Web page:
I opened my umpteenth shipping box today, and I remembered that now is the time for me to begin saving these corrugated beauties so I can lay them down as a weed barrier in my gardens this spring. Trust me, the effort I put in pulling off the packing tape and unwinding gobs of twisty wire makes it so worth it when July and August roll around and there are next to NO WEEDS in my garden! And the few little boogers that do make it through simply pull out like they're rooted in butter. Like buhddah.

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For the full skinny on this concept, known as Lasagna Gardening, read this article. In a nutshell, use cardboard boxes as your base layer/weed barrier and pile on the manure, leaf mulch, and topsoil, then plant your seeds right then and there. It works brilliantly. And saves your back and your tools if you have very hard and unhealthy soil (like we did in Dallas, and we do here in Maryland).

A long-term case study at my Dad and Mom's house is this: they've been lasagna gardening for more than 10 years. When I helped plant some new flowers last summer their soil was rich, dark, moist and healthy. Mom says she doesn't do anything to last year's soil, just starts a new lasagna layer each year. And over time, the layers simply decompose and mix together. They've got a good 10-12 inches of fertile topsoil now, whereas ten years ago it was hard clay-ish stuff that wouldn't grow a thing.

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So... as your kiddies are opening their Tickle Me Elmos, Barbie Island Princesses, Charlie-in-the-Boxes, the Wiis and the drum sets...
as you're unwrapping the new treadmill, a set of skis,
the boxed set of Johnny Mathis Christmas albums... save your boxes! They'll make an ideal weed barrier for your spring garden. Think of all the fun you'll have sitting beside a crackling fire tearing off plastic tape and sticky labels all winter long.


12 December 2007

Life is Here

This has become my favorite ornament on the tree this year.

While merrily decorating our tree, my 7 year old spied this teeny bird's nest built deep inside our tree, near the safety of the trunk.

To think that we were nearly done decorating before anyone saw it!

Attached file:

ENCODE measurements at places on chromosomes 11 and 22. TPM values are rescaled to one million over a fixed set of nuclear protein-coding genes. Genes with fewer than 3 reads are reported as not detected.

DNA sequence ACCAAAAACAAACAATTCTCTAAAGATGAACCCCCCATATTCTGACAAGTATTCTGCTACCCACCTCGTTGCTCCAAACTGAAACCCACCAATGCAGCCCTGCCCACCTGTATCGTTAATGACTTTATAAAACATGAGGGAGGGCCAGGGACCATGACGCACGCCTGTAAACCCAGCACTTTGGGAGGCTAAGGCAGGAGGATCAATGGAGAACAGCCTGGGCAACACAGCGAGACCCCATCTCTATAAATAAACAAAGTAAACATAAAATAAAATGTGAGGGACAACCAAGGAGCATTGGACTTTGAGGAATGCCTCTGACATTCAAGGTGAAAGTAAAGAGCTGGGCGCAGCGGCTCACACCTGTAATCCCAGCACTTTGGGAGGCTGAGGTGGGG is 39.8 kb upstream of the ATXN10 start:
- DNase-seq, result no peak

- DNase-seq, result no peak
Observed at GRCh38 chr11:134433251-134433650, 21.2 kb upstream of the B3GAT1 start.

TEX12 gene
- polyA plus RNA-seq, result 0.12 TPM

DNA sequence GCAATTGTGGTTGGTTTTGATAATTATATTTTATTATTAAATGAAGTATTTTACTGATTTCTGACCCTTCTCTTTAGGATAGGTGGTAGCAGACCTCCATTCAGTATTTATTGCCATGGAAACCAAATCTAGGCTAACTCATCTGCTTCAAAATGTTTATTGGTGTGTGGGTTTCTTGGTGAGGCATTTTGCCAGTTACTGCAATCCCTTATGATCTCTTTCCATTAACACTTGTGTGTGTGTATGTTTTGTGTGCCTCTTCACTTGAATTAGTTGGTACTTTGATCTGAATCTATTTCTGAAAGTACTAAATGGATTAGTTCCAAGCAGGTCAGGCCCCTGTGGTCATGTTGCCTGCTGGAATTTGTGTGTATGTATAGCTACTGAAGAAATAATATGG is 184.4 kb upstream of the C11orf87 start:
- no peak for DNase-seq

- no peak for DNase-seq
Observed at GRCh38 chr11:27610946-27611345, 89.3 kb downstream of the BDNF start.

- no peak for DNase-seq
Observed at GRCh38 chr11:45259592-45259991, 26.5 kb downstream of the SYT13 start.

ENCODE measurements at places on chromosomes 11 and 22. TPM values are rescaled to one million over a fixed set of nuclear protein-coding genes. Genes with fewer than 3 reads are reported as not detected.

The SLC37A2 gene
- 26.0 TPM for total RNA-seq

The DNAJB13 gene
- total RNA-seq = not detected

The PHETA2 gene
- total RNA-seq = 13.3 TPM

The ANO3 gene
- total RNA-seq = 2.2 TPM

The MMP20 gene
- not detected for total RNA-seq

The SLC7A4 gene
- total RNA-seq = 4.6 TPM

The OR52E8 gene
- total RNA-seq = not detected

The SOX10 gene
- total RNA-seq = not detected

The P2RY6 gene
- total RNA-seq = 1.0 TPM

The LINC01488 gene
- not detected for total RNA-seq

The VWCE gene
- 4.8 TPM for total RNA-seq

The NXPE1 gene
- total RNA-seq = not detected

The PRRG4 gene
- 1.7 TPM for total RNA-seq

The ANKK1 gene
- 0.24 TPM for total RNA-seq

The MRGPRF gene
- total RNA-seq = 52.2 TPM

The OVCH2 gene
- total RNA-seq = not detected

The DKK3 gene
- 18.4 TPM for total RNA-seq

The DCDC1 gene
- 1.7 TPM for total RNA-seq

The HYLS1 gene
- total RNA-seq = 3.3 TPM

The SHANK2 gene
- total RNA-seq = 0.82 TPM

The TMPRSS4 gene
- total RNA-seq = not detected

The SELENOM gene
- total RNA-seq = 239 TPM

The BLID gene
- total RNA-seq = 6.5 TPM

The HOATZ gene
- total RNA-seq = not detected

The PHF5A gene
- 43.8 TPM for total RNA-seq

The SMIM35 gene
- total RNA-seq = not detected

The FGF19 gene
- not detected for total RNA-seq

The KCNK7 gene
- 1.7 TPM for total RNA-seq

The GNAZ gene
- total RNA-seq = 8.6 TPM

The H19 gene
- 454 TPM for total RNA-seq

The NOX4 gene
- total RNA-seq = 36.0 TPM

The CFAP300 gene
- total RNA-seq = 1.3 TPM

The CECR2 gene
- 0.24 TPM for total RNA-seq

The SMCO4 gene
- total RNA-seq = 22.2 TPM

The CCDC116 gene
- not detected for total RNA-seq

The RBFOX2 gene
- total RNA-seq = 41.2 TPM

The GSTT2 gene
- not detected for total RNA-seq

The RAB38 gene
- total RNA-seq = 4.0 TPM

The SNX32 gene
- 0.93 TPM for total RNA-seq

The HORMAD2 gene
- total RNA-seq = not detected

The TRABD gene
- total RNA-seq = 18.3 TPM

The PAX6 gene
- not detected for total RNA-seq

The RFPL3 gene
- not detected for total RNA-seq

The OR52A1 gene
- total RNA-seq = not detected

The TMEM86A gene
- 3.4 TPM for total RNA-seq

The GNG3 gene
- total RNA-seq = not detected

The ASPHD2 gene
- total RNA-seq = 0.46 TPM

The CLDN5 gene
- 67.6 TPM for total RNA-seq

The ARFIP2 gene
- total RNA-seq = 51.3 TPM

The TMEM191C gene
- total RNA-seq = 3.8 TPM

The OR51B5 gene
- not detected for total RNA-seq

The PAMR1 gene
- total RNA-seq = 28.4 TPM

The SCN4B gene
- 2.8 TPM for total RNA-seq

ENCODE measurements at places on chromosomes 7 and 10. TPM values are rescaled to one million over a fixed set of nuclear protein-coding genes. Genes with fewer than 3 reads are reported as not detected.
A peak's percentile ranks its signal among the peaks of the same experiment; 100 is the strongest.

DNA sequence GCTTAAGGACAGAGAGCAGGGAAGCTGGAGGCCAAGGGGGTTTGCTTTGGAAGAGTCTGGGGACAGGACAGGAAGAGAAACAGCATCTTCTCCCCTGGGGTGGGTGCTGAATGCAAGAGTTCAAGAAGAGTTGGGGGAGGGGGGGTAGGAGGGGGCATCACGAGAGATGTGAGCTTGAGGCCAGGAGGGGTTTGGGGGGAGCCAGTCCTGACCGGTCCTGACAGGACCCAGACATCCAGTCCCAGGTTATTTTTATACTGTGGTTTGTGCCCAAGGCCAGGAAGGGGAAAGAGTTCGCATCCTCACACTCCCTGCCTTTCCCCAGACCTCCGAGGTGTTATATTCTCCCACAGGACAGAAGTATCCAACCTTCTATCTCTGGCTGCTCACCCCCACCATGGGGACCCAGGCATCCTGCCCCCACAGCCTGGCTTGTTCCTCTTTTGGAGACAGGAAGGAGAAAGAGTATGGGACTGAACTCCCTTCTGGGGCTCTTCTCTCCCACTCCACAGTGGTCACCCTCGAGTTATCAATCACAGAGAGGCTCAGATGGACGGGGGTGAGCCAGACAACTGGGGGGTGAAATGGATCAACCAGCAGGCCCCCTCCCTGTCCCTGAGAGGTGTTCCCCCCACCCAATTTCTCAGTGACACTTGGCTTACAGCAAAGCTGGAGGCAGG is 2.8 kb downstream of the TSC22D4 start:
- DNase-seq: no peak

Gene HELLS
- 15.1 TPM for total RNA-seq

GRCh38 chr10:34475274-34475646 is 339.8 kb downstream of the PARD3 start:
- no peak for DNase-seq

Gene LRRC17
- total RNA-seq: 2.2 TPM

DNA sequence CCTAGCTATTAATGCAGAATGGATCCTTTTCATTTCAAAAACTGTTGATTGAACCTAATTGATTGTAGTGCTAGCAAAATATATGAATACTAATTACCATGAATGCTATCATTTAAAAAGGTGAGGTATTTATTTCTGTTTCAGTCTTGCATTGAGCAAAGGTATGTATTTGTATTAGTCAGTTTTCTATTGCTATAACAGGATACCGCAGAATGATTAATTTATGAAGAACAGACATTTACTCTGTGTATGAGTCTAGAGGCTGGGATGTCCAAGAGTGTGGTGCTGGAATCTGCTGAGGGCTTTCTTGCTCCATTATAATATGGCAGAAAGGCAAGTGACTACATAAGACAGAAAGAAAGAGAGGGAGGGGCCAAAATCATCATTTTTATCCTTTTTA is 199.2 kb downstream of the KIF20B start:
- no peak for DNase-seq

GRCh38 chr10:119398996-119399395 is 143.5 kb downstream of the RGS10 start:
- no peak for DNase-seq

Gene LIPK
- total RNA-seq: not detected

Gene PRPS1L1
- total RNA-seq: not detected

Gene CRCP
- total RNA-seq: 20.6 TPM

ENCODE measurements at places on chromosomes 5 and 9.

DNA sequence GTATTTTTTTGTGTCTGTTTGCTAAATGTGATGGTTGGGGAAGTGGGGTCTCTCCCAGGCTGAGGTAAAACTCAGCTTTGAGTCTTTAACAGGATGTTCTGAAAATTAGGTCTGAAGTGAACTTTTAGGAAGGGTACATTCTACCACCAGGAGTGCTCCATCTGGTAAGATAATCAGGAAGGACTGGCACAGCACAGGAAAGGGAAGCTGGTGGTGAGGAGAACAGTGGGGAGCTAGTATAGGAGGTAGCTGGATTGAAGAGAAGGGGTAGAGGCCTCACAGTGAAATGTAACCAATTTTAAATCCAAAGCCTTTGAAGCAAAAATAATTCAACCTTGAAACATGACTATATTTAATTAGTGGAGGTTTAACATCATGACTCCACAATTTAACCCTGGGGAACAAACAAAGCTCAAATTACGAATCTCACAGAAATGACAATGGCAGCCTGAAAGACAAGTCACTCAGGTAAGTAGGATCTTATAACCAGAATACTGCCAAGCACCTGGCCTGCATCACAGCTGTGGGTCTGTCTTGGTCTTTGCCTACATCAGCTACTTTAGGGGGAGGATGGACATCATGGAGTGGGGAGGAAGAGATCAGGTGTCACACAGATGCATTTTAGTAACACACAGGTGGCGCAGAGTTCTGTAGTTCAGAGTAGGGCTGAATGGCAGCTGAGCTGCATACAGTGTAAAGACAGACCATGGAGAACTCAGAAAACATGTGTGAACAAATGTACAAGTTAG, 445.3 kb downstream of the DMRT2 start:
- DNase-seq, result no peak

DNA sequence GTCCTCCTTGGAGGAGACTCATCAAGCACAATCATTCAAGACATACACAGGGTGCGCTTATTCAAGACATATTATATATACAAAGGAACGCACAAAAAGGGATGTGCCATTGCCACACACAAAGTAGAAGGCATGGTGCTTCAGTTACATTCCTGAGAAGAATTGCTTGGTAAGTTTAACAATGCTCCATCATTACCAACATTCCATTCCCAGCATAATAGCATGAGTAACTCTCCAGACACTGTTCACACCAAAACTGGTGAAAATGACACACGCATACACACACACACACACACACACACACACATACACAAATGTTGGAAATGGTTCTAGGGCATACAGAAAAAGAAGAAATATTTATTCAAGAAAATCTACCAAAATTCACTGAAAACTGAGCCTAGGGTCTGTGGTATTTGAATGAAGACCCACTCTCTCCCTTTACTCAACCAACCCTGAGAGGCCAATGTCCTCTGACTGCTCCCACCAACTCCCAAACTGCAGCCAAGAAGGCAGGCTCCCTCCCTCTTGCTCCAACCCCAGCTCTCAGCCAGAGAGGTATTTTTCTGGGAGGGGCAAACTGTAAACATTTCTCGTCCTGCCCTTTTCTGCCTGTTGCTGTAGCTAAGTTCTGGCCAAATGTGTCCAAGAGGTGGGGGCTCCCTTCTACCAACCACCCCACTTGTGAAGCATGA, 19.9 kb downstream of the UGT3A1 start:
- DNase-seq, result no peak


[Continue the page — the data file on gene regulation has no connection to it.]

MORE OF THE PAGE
We could have spent the entire Christmas season bustling around our tree... arranging and rearranging presents, watering the base, enjoying the twinkling of the bulbs, vacuuming up fallen needles, plucking off a candy cane to munch while we read stories on the couch, fondly reminiscing the family events represented by our baubles and bangles, admiring the balance and texture of our lovely evergreen friend... and completely missing the subtle message nestled within its quietness.

"Life is here."

Life is here.

*We carefully pulled the nest out and placed it on a prominent bough for all to admire. Such a beautiful message the Lord has for me in this little home of twigs. Subtle, quiet, always there but not always acknowledged. Humble.
** Read Mary's post on subtlety. Quite good.

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08 December 2007

It's about something more... or perhaps something less

This is for Steve, Sr. and Charity.
And all the rest of us who long for the salvation of our Emmanuel.

The whole creation groans and suffers...
even we ourselves groan within ourselves, waiting eagerly for the redemption of our body."
Romans 8:22-23

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05 December 2007

A Perturbed Homeschooler

It is beyond me how a 4th grader searching for the meaning of the word, application, is supposed to grasp this:

The act of applying.

Am I the only person who was taught that one never defines a word using the word itself, or any root or form of the same word?

Santa, please bring me a decent dictionary.